What Causes Polydactyly?
Being polydactyly is not uncommon, as it’s reported to occur in 1 in every 500 live births. The extra finger (s) or toe (s) tend to be poorly developed and are sometimes just tissue without any bone being present. Although, some extra digits can be functional. Errors occur during foetal development and they are caused by one of several mutations on a gene that is located on the short arm of chromosome 7.
What Gene Causes Polydactyly?
One gene that can cause polydactyly is GLI3, and it is one of a number of genes that are known to be involved in the patterning of tissues and organs during development of the embryo. It does this by helping to control whether specific genes are turned on or off. That is because GLI3 is a transcriptional repressor, which means that it codes for a protein (in fact a DNA-binding protein) that regulates the expression of one or several genes by decreasing the rate of transcription.
Mutations of the GLI3 gene during development are known to cause/contribute to two types of polydactyly.
Isolated post-axial polydactyly - which is more common amongst African-Americans and is where the extra digits are located on the small digit side (little finger, little toe) of the hand or foot. The mutations are located in the 7p13 region of the gene. Two other locations on this gene have also been identified as housing mutations that cause polydactyly.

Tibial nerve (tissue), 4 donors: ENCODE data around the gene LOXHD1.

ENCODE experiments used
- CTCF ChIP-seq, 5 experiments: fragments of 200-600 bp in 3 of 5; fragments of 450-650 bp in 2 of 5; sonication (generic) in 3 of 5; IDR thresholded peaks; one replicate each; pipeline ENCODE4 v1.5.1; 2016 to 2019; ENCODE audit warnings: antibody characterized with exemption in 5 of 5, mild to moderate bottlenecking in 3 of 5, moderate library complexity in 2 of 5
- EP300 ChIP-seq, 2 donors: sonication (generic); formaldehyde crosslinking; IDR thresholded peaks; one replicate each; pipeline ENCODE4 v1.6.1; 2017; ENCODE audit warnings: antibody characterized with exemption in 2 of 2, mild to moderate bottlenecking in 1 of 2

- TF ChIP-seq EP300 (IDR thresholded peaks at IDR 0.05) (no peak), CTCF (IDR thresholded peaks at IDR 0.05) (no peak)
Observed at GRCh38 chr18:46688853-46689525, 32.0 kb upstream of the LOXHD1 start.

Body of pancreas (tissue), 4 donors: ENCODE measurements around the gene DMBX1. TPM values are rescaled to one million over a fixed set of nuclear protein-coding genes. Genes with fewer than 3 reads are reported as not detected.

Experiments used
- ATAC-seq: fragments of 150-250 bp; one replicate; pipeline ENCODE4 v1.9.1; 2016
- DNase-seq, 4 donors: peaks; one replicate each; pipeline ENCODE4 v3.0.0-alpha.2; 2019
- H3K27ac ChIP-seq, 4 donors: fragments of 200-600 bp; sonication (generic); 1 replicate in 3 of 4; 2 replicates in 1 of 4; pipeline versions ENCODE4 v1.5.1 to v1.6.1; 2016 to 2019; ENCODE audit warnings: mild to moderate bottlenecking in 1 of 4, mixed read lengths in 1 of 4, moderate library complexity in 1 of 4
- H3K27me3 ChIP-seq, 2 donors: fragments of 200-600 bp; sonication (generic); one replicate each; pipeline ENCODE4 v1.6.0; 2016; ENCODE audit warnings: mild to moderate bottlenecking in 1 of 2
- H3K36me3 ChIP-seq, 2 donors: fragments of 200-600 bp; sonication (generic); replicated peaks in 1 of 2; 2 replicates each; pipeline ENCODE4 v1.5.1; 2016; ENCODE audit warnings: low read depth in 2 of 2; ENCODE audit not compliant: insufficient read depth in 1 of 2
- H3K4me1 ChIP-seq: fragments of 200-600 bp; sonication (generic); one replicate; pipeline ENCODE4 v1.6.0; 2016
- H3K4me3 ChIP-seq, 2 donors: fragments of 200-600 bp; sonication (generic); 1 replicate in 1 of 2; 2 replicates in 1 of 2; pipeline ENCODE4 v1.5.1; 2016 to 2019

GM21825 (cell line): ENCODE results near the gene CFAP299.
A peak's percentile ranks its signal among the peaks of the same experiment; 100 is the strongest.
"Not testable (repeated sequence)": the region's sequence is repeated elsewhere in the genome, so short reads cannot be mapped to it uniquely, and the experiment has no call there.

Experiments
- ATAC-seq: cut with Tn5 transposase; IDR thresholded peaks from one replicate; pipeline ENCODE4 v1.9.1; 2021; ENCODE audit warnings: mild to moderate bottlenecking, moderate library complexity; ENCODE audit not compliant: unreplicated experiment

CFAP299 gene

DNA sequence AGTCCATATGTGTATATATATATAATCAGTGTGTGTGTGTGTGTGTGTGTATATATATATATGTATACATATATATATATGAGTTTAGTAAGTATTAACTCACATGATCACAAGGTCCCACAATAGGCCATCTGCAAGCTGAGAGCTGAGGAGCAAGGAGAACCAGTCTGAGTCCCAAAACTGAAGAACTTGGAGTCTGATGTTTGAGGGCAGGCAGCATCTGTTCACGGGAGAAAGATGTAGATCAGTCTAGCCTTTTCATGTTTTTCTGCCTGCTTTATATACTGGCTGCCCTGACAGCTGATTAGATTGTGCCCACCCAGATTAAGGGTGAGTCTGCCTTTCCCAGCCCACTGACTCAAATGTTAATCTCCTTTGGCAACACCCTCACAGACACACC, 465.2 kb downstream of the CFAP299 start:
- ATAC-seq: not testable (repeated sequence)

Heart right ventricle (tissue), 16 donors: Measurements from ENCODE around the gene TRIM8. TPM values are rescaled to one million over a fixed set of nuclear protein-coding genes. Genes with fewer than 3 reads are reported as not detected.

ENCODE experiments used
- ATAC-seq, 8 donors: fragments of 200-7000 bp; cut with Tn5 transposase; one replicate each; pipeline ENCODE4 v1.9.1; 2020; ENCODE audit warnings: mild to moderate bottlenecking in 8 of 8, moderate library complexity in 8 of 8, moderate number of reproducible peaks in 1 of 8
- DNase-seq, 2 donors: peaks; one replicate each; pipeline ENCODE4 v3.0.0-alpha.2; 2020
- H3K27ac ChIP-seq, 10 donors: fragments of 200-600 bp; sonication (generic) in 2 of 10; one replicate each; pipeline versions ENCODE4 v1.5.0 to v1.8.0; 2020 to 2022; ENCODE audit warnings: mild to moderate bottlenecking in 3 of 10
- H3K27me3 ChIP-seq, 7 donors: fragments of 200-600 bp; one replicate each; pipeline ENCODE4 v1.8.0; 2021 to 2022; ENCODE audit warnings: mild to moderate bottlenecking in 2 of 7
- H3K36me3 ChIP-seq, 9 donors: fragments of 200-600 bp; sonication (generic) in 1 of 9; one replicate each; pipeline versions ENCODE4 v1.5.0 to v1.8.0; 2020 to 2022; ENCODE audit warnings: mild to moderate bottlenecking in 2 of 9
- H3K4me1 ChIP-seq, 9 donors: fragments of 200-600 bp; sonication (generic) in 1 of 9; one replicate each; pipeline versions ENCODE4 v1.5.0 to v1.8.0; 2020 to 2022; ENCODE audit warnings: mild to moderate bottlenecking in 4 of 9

Pre-axial polydactyly - is more common amongst Asian populations and is where the extra digits are located on the large digit side (thumb/big toe) of the hand or foot. The genetics here are not as clearly defined as post-axial polydactyly, but it is more likely to occur with other congenital abnormalities such as the fusion of skin between some fingers and toes. Other conditions that have polydactyly as a feature include Smith-Lemli-Opitz syndrome and Down syndrome. Mutations in GLI3 appear to be a contributory cause of some cases of pre-axial polydactyly.
There are several different types of post-axial and pre-axial polydactyly and their classification depends on their location, severity, and functionality. Other genes may also cause polydactyly, including LMBR1.
A fuller understanding of how genetic mutations cause polydactyly will be achieved when scientists have worked out all the genes that GLI3 interacts with during development, and the nature of these interactions.
The Inheritance of Polydactyly
Polydactyly follows an autosomal dominant pattern of inheritance which means that a) it is not sex-linked, so that boys and girls may be equally affected and b) a child who has a polydactyl parent has a 50% chance of being polydactyl too.